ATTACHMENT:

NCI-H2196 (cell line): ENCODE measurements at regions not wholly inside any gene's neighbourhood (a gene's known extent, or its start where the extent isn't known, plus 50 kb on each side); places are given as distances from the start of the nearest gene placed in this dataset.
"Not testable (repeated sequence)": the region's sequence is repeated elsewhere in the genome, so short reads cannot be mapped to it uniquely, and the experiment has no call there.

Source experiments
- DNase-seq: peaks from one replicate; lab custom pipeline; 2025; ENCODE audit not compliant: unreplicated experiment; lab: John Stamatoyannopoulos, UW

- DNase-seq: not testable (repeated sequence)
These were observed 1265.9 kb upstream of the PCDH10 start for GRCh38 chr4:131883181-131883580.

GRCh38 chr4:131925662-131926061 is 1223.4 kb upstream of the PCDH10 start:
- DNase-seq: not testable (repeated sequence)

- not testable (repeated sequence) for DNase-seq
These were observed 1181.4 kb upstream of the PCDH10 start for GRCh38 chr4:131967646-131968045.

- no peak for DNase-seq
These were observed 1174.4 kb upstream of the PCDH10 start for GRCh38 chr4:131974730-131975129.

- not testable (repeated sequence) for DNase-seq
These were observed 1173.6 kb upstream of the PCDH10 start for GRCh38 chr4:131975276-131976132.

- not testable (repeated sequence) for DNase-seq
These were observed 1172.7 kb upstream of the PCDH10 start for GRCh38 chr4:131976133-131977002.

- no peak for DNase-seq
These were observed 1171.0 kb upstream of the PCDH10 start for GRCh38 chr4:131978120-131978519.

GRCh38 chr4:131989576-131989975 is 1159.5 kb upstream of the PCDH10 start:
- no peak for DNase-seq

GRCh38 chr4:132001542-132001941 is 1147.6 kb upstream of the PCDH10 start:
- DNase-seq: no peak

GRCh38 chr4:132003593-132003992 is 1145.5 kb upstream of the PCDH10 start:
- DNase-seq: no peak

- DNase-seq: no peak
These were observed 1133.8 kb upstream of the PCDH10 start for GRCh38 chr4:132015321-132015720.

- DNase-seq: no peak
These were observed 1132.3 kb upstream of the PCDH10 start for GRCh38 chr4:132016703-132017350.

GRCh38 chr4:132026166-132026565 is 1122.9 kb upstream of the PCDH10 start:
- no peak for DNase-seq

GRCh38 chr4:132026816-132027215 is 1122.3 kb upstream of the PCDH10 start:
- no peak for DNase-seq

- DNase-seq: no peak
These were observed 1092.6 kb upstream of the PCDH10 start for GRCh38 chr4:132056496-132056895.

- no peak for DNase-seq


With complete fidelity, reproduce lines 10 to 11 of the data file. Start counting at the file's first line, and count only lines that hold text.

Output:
These were observed 1181.4 kb upstream of the PCDH10 start for GRCh38 chr4:131967646-131968045.

- no peak for DNase-seq